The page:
Lawsuit Seeks Protection of Hawaiian False Killer Whale
The National Resources Defense Council filed a lawsuit in federal court on Wednesday seeking the protection of Hawaiʻi’s 150 resident false killer whales.
The lawsuit alleges that officials with the National Marine Fisheries Service and the National Oceanic and Atmospheric Association failed to timely designate critical habitat for the Main Hawaiian Islands insular false killer whale as required by the Endangered Species Act.
The complaint claims the inaction places the endangered population of false killer whales in “grave risk” of “near-term extinction.”
According to the lawsuit, major threats include reduced prey from overfishing, injury and mortality from fishing gear, toxic contamination and anthropogenic noise.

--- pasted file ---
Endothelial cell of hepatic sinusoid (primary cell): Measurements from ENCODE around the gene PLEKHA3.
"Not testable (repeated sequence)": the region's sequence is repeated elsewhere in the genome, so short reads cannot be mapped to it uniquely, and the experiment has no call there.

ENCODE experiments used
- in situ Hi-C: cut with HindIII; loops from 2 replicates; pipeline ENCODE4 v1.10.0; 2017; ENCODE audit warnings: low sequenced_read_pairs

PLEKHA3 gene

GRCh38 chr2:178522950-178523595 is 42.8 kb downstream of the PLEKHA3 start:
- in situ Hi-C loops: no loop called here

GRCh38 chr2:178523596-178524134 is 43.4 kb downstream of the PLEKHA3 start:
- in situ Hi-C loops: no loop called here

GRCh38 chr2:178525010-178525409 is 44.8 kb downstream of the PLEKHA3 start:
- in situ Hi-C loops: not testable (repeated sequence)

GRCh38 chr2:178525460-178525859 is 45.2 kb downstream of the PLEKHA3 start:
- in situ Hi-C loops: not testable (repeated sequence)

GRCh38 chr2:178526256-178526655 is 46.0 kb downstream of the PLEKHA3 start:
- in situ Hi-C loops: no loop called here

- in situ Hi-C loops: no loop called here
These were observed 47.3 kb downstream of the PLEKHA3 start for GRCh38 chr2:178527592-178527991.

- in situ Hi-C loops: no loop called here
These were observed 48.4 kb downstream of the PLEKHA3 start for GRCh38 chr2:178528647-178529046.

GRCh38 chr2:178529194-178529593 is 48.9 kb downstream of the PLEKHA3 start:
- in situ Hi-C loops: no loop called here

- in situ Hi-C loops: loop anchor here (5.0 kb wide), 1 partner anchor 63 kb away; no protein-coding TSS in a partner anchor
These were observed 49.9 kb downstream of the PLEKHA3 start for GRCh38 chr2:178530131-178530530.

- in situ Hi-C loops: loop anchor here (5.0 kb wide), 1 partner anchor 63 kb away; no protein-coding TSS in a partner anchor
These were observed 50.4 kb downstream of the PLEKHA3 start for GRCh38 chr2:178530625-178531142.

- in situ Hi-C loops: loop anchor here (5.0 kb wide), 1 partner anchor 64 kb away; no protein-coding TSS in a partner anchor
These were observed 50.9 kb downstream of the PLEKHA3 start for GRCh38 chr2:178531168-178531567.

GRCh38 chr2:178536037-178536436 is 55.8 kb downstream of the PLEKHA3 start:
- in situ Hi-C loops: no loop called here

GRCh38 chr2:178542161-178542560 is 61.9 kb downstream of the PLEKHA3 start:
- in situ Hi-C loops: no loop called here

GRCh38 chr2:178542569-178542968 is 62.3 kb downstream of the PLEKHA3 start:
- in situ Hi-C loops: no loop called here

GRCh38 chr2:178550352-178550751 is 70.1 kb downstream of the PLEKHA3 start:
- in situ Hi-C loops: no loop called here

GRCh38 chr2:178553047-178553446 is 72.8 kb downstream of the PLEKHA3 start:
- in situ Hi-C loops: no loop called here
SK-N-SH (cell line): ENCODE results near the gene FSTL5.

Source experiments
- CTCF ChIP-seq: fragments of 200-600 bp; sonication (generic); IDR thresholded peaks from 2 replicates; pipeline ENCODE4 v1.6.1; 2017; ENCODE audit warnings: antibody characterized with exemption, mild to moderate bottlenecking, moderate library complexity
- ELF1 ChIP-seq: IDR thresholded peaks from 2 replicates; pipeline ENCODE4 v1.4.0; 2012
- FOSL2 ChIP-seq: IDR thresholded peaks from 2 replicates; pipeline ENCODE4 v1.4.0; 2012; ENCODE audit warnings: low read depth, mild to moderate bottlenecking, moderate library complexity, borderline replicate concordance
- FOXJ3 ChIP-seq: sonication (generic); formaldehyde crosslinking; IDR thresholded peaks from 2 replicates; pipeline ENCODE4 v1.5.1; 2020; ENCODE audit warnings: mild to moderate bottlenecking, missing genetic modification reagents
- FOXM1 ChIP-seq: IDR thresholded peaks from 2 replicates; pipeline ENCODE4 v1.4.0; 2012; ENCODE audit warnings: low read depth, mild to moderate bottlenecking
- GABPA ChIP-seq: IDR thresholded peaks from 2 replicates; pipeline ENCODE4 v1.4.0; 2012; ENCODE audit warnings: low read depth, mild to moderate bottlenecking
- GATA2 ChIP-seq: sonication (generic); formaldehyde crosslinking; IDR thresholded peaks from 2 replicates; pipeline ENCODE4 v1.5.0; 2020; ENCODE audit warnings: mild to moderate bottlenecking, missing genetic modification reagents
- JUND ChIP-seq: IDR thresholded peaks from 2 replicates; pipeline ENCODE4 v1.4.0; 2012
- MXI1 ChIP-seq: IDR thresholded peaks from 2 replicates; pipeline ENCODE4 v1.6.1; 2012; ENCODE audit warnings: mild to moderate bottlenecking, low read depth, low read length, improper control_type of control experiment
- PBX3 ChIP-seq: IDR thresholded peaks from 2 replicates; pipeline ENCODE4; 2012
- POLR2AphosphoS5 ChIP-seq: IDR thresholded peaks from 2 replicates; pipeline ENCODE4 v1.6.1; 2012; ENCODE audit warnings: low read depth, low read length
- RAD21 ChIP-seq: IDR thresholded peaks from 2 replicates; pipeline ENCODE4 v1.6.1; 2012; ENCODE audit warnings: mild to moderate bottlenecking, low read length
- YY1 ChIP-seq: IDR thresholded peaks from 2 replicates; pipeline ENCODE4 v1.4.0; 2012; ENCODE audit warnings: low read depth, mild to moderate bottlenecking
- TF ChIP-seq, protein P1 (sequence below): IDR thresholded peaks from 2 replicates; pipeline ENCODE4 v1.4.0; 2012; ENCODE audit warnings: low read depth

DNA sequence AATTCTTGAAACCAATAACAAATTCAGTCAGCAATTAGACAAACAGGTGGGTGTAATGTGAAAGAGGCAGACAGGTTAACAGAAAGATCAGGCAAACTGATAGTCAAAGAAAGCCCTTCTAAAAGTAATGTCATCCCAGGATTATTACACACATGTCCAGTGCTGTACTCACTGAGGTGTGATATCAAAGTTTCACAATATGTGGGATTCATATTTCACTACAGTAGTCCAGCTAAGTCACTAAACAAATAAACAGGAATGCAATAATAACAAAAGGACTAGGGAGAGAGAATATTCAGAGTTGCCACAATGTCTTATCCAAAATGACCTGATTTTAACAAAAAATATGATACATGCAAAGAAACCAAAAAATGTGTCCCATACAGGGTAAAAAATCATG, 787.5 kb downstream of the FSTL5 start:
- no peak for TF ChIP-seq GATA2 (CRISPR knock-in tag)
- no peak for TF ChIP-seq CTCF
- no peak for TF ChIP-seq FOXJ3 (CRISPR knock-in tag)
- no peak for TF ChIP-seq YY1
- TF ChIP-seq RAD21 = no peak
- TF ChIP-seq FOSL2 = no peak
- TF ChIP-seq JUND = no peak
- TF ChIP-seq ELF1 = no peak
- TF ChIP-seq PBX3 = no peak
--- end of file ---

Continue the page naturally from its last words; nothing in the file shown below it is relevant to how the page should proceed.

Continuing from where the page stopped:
Defendants have have identified 29 separate threats to the species survival, several of them being habitat related, according to the document.
According to the complaint, “False killer whales are a member of the dolphin family and are generally found in the open ocean where they prey on fish and squid. The Main Hawaiian Island insular false killer whales, however, are a distinct population of false killer whales that live close to land and, rather than migrate through the open ocean like others of their species, are permanent island residents.”
Backers of the suit say its been nearly four years since the whale was listed in December of 2012, and seven years since the government was alerted of the whale’s decline in September of 2009.